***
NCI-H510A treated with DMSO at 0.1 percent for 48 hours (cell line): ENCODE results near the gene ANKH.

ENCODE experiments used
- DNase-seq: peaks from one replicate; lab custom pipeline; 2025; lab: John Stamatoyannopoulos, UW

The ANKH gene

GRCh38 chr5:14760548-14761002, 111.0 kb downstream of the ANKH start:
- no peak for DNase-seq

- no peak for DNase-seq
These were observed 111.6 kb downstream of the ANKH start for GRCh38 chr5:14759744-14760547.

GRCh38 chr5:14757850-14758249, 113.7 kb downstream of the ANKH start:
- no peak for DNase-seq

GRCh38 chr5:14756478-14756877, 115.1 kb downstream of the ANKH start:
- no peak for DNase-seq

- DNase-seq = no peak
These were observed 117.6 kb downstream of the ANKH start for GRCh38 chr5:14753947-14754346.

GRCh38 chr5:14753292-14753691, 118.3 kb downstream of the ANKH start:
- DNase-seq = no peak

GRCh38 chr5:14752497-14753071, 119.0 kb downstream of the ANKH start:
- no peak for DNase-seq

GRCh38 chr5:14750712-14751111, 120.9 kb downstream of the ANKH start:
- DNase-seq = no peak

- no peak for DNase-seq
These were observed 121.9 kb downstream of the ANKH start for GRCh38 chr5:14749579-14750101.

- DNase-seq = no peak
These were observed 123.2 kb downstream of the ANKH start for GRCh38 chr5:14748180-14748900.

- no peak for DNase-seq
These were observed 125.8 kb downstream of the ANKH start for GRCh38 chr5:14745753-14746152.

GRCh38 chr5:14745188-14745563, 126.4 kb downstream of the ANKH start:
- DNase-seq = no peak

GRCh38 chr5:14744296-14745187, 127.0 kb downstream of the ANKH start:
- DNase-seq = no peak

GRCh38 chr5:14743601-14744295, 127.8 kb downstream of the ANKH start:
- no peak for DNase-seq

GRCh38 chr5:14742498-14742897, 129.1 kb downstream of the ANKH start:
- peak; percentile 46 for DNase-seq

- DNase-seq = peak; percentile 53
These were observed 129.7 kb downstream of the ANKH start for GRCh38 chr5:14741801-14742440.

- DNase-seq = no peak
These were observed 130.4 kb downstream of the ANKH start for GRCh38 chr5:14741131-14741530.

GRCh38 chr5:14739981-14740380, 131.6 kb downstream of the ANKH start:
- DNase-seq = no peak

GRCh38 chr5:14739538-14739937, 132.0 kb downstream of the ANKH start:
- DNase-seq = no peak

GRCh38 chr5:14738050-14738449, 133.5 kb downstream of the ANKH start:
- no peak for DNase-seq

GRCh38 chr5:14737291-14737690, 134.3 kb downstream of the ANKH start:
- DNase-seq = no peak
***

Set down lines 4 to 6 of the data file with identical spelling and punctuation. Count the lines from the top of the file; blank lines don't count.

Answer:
The ANKH gene

GRCh38 chr5:14760548-14761002, 111.0 kb downstream of the ANKH start:
- no peak for DNase-seq